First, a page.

OSHA News Release - (Archived) Table of Contents|
OSHA CITES FALL RIVER, MASS., EMPLOYER FOR UNGUARDED TABLESAW AND OTHER SERIOUS SAFETY VIOLATIONS FOLLOWING WORKER DEATH
The U.S. Labor Department's Occupational Safety and Health Administration (OSHA) has cited Homeland Builders, Inc., a manufacturer of wood products located 218 Shove Street in Fall River, Massachusetts for alleged Serious and Other than Serious violations of the Occupational Safety and Health Act following the death of a worker and has proposed penalties of $29,800 against the company.
According to Brenda Gordon, OSHA area director for Southeastern Massachusetts, the alleged violations were discovered during an inspection initiated September 18, 2000. On that day, an employee of Homeland Builders died after his chest was pierced by a small piece of wood which had kicked back from a tablesaw that was being operated by another employee.
"The inspection found that the tablesaw in question lacked the protective shielding necessary to prevent just this sort of accident," said Gordon. "The tablesaw should have been equipped with a spreader and antikickback fingers, attachments designed to prevent material from shooting back or out at operators or other workers during sawing operations, yet these safeguards were not installed on this machine."
"Guarding deficiencies were found on two other machines as well," she said. "A radial arm saw had an exposed blade, was not installed so that its cutting head would return automatically to its starting position and was not equipped with an adjustable stop to prevent forward movement while a jointer had a broken guard which exposed workers to its cutting heads during operation. These deficiencies exposed employees to possible amputation hazards."
The inspection also identified other hazards, including the use of frayed and damaged electrical power cords, lack of adequate training for a forklift operator and an inadequate respirator safety program.
Gordon noted that while the risk of amputation from unguarded blades and moving parts is often identified as a hazard associated with woodworking equipment, the possibility of employees being struck by kickbacks or ejected materials during woodworking operations is also a significant hazard:
"This accident exemplifies why machine guarding is a basic and necessary safeguard for saws and woodworking equipment and must be supplied whenever and wherever required," said Gordon. "Had this tablesaw been properly outfitted, this accident and its consequences could have been avoided."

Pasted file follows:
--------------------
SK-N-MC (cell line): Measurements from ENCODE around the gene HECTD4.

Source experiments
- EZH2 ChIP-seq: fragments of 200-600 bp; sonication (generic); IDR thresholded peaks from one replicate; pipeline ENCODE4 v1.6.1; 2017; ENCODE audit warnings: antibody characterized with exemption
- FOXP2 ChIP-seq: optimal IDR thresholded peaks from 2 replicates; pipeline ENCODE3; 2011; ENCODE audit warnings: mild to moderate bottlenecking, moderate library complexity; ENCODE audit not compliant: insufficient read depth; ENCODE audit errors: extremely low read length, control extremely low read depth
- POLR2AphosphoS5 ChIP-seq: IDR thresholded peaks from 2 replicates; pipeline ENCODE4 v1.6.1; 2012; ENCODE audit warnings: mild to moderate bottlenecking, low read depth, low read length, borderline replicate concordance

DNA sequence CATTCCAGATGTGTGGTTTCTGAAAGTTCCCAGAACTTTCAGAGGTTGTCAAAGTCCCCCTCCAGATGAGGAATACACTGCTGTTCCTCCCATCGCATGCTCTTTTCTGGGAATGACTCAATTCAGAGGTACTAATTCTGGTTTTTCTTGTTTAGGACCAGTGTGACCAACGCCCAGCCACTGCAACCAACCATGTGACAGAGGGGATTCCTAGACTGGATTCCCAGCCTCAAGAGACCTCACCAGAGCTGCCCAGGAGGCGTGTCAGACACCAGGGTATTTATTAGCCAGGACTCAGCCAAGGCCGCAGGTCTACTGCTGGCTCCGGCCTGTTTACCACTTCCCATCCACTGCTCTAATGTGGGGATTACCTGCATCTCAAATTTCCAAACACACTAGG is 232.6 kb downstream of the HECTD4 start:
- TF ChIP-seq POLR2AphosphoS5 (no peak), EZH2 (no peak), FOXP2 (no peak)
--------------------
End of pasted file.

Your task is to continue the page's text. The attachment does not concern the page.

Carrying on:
Specifically, the citations and proposed penalties encompass:
Nine alleged Serious violations, with $29,800 in proposed penalties, for:
- the table saw was not equipped with a spreader and nonkickback fingers to prevent the saw from throwing or kicking back material;
- a radial arm saw was not equipped with a guard for the lower exposed portion of its blade, lacked an adjustable stop to prevent its forward travel beyond the edge of the table, and was not installed so its cutting head would return to the starting position when released by the operator;
- the jointer's cutting head guard did not automatically adjust to the working side of the fence, thus exposing it's the cutting heads during operation;
- extension cords with frayed or taped insulation were in use;
- failure to ensure that a fork lift operator was properly trained in the safe operation of the vehicle;
- failure to develop and implement a written respirator program with worksite specific procedures for employees wearing half-mask respirators; failure to provide voluntary respirator users with information about respirators; no one designated to administer and oversee the respiratory protection program; medical evaluations and fit testing not provided for employees wearing respirators.
Two alleged Other than Serious violations, with no cash penalties, for:
- failure to verify that a required workplace hazard assessment had been performed and failure to develop and implement a complete written hazard communication program.
Gordon urged Southeastern Massachusetts employers and employees with questions regarding workplace safety and health standards to contact the OSHA area office in Braintree at 617-565-6924 and added that OSHA's toll-free, nationwide hotline -- 1-800-321-OSHA (1-800-321-6742) -- may be used to report workplace accidents or fatalities or situations posing imminent danger to workers, especially if they occur outside of normal business hours.
A serious violation is defined by OSHA as one in which there is a substantial probability that death or serious physical harm could result, and the employer knew, or should have known, of the hazard. An other-than-serious violation is a condition which would probably not cause death or serious physical harm but would have a direct and immediate relationship to the safety and health of employees.
OSHA is empowered by the Occupational Safety and Health Act of 1970 to issue standards and rules requiring employers to provide their employees with safe and healthful workplaces and jobsites, and to assure through workplace inspections that those standards are followed.
The company has 15 working days from receipt of the citations and proposed penalties to either elect to comply with them, to request and participate in an informal conference with the OSHA area director, or to contest them before the independent Occupational Safety and Health Review Commission.
The information in this release will be made available to sensory impaired individuals upon request. Voice phone: (617) 565-2072. TDD (Telecommunications Device for the Deaf) Message Referral Phone: 800-347-8029.
|OSHA News Release - (Archived) Table of Contents|
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